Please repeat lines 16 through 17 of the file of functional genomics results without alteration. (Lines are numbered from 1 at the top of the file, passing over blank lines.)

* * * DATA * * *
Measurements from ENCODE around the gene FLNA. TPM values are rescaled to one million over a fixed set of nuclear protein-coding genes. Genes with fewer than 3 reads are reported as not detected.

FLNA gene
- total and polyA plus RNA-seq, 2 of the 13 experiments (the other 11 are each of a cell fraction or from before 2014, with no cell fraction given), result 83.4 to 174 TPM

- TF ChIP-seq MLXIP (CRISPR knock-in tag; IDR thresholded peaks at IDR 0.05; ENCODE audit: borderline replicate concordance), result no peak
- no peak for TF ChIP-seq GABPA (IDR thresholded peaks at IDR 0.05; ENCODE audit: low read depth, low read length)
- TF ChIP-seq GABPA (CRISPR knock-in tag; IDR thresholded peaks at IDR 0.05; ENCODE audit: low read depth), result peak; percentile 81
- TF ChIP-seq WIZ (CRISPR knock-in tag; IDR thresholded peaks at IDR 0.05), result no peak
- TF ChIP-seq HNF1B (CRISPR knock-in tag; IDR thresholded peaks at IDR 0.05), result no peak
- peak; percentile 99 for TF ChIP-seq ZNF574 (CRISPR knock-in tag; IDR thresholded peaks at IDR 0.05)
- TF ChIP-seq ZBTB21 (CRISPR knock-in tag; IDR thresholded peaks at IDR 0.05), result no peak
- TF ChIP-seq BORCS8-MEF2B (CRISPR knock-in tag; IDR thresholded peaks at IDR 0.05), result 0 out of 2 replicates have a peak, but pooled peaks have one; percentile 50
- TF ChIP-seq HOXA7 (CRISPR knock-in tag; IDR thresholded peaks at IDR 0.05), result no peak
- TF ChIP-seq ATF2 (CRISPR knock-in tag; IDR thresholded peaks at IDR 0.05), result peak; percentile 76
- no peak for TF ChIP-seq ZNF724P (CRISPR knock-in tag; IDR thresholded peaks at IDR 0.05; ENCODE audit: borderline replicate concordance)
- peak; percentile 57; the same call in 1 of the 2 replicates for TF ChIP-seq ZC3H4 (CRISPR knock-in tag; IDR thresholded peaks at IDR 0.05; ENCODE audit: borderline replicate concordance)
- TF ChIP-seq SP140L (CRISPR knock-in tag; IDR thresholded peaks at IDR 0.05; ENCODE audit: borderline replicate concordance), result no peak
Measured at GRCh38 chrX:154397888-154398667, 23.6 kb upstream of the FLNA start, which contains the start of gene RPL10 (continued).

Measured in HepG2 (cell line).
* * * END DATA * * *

- TF ChIP-seq SP140L (CRISPR knock-in tag; IDR thresholded peaks at IDR 0.05; ENCODE audit: borderline replicate concordance), result no peak
Measured at GRCh38 chrX:154397888-154398667, 23.6 kb upstream of the FLNA start, which contains the start of gene RPL10 (continued).